Analysts believe the plan to build a pipeline through some of Kenya’s most dangerous terrain, including many hotly contested tribal areas, is improbable. Is the skepticism of analysts warranted?

Raymond: A petroleum pipeline from South Sudan to a port in the northern Kenyan coast – most probably Lamu – will traverse difficult terrain in terms of topography and security. The proposed pipeline would go through Kenya in a south-, south-easterly direction, avoiding the troubled northeastern region that is historically home to the Somali and Sakuye groups. Those groups have agitated for self-determination for decades, and that is currently the epicenter of [terrorist group] al Shabaab activity. This does not mean that the construction of a pipeline will be fraught with tremendous risk. If the pipeline is deemed profitable, would-be investors would be willing to mitigate the risks and take steps to protect their investment. These could include having most of the pipeline underground, or reaching agreements with local groups via strategic corporate social investments. Forging some consensus with ethnic groups will be relatively easier because the route will avoid the more troubled northeast.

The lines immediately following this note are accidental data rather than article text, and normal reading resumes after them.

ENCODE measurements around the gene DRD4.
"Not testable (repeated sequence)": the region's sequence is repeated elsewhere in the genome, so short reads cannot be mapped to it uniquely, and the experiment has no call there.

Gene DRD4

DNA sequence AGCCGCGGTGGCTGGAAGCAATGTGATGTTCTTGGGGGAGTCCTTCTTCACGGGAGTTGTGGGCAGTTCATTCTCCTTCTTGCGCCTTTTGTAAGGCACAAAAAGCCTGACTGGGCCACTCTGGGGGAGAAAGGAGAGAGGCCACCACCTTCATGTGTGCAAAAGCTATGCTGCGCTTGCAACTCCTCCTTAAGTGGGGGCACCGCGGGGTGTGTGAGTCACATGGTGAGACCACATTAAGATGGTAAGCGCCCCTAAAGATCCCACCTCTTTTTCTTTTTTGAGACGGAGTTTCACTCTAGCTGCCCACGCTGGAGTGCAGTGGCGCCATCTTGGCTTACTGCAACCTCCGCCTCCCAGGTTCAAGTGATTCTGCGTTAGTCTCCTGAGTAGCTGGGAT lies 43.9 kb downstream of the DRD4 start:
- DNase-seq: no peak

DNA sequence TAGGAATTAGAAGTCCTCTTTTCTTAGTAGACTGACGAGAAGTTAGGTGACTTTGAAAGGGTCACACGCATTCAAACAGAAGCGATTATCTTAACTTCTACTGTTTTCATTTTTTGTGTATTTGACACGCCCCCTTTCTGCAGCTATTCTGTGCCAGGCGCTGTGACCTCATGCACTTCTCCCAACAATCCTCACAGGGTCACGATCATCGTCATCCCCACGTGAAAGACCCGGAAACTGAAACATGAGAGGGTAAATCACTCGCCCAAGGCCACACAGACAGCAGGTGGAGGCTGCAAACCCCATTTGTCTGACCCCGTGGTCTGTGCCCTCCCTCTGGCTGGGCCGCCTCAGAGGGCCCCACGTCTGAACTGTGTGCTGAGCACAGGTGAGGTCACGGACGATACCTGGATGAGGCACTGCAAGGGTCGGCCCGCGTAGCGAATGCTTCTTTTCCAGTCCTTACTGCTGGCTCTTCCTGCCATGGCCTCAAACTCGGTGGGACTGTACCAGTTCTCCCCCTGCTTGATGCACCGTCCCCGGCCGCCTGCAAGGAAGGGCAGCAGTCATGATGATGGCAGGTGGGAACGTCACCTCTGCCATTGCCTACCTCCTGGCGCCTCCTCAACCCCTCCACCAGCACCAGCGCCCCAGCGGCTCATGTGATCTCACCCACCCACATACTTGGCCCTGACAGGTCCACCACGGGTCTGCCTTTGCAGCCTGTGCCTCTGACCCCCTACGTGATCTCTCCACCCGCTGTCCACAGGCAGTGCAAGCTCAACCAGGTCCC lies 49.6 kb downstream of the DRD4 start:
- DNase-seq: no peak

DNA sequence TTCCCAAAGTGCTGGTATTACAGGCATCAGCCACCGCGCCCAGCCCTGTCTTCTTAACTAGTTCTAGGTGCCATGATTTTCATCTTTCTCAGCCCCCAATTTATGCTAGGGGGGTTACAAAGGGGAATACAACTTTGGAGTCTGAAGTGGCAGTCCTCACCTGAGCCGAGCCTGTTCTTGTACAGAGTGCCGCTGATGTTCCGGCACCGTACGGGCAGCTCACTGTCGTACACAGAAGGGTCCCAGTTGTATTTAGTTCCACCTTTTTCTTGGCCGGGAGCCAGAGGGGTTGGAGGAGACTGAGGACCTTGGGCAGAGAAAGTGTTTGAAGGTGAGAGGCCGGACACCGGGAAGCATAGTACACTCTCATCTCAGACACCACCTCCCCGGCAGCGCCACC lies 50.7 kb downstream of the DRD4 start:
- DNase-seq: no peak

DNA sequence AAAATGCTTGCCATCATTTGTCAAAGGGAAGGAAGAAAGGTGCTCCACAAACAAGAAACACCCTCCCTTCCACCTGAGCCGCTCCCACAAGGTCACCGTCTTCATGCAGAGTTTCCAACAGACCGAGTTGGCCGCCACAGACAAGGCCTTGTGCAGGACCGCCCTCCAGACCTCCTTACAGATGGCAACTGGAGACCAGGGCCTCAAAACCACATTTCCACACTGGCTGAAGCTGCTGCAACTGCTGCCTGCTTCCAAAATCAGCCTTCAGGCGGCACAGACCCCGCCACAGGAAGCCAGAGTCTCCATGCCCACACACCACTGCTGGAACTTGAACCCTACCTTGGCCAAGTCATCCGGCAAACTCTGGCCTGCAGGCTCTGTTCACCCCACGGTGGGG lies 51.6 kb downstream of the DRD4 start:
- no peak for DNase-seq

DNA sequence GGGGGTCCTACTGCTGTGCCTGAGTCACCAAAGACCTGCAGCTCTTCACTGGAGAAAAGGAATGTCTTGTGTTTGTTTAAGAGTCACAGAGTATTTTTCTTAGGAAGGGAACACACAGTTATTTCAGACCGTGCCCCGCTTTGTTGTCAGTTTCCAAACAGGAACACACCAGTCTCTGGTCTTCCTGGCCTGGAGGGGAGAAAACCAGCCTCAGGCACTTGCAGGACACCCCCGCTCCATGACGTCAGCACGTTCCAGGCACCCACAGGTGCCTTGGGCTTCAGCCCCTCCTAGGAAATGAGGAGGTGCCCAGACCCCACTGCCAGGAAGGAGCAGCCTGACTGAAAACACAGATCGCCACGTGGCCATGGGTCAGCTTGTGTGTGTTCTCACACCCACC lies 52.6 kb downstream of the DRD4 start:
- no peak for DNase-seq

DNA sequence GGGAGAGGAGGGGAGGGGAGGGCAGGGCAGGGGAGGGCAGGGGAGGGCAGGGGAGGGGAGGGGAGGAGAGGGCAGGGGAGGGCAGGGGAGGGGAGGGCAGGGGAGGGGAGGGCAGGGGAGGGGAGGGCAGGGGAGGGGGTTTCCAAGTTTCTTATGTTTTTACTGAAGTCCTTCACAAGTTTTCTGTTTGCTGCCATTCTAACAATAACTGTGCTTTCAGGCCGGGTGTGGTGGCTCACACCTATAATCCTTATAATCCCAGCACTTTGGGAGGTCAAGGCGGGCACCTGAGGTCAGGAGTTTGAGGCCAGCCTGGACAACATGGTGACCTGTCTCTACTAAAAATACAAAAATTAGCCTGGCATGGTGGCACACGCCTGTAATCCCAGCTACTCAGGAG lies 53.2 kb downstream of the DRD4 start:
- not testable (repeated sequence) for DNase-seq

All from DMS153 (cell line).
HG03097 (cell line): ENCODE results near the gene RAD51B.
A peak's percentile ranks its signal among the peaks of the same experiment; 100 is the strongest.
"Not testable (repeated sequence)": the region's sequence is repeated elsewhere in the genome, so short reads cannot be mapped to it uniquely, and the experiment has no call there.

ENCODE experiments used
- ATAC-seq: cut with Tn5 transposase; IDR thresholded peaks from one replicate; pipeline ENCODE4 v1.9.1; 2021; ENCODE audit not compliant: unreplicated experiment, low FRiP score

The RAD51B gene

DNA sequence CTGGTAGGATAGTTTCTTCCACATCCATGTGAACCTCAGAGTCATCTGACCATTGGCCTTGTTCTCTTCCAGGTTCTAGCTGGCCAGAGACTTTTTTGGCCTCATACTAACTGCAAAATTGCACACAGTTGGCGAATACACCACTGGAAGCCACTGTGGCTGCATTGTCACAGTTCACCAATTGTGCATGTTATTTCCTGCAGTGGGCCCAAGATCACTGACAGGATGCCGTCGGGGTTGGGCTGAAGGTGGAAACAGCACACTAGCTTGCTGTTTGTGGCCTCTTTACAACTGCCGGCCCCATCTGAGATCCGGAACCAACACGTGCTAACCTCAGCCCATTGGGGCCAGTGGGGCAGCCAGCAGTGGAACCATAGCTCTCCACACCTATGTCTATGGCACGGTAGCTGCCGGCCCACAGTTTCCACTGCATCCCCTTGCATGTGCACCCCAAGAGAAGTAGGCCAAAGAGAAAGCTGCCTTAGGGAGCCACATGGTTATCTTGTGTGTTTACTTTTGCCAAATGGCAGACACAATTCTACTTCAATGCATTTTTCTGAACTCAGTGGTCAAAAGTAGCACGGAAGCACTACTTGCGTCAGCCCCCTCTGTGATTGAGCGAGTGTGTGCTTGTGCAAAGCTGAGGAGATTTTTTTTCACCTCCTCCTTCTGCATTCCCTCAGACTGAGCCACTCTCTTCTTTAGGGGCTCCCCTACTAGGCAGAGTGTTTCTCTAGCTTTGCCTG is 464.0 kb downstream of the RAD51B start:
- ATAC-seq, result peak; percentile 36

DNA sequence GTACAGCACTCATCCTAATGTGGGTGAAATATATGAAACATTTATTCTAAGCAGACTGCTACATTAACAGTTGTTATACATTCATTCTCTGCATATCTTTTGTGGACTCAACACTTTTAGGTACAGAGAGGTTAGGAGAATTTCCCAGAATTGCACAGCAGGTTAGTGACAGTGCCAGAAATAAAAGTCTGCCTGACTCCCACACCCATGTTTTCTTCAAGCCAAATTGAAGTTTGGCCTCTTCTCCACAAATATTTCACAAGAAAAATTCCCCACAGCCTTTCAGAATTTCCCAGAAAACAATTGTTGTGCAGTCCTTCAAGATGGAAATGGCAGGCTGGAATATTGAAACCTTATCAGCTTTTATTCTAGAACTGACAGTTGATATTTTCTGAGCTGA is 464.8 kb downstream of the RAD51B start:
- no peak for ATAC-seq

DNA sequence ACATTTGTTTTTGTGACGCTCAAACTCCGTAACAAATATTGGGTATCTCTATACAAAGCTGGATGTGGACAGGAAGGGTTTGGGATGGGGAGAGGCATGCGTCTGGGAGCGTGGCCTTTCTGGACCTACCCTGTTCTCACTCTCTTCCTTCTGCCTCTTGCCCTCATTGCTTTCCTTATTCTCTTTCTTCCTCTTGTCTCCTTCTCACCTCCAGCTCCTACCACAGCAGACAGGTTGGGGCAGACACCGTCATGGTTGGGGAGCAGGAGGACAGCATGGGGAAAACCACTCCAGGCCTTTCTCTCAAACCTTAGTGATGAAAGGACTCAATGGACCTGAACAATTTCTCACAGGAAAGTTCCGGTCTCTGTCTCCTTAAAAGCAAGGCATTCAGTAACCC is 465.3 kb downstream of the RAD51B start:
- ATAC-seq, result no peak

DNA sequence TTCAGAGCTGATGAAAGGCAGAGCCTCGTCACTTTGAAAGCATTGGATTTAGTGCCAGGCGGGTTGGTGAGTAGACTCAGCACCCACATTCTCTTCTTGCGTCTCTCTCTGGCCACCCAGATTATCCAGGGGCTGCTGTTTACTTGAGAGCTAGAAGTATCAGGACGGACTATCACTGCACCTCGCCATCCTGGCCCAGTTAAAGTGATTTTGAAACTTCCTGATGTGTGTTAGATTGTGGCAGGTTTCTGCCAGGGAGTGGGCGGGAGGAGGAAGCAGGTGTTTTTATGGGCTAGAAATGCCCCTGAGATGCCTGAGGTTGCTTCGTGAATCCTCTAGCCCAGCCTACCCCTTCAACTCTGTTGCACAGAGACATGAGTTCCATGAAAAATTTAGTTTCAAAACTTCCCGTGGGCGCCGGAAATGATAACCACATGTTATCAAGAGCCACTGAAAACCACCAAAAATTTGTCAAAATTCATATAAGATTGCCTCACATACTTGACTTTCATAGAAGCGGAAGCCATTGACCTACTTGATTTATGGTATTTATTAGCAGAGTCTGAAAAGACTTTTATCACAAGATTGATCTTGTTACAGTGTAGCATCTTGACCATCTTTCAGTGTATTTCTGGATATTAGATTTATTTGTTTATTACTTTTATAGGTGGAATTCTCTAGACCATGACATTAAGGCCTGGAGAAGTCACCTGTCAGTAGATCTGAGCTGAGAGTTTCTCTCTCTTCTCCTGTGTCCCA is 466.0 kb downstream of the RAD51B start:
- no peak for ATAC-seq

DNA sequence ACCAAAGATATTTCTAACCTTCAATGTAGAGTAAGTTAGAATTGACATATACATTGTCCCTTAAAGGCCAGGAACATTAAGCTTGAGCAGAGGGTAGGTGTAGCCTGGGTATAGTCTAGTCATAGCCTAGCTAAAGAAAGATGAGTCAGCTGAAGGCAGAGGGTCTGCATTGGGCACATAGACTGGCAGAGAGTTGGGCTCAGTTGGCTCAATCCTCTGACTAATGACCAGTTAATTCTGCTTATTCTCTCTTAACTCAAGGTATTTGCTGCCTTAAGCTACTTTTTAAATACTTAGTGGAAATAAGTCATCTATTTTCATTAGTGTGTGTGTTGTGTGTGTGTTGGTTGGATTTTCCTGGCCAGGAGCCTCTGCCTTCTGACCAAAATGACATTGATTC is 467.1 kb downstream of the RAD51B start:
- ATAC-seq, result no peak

Reports show that the amount of oil South Sudan would export will dwindle over time. Is there enough oil in South Sudan to justify what one estimate put as $1.5 billion for this new pipeline?

Raymond: It is true that South Sudan’s production levels have been dwindling in recent months, but we must not forget that this is based on known reserves and existing technology. Production forecast would increase if new finds are discovered and production methods are improved. This will make the investment in a pipeline much more attractive. The pipeline would cost a lot because of its length and the predominant type of crude exported by South Sudan (the heavy paraffinic Dar blend, which requires a number of heating/pumping stations along the pipeline). Some investors from China, South Korea and Japan are reported to have expressed an interest in this investment. Quite apart from the possibility of new finds in South Sudan, investors are also attracted by a couple of other factors. The first is the possibility of linking the pipeline to a Central African grid that could facilitate the export of crude from new finds in countries like Uganda and Tanzania. This would enhance profitability. A second possible attraction could be the possible creation of a “land bridge” that would provide exporters in the Arabian peninsula with an option to avoid insecurity and piracy in and around Somali waters by using facilities at Port Said in Egypt to get crude to tankers at Lamu. Although these regional possibilities, coupled with the possibility of new finds in South Sudan, continue to tantalize possible investors, the success of such a venture would depend on unprecedented regional cooperation, deep-pocketed investors and stability in South Sudan.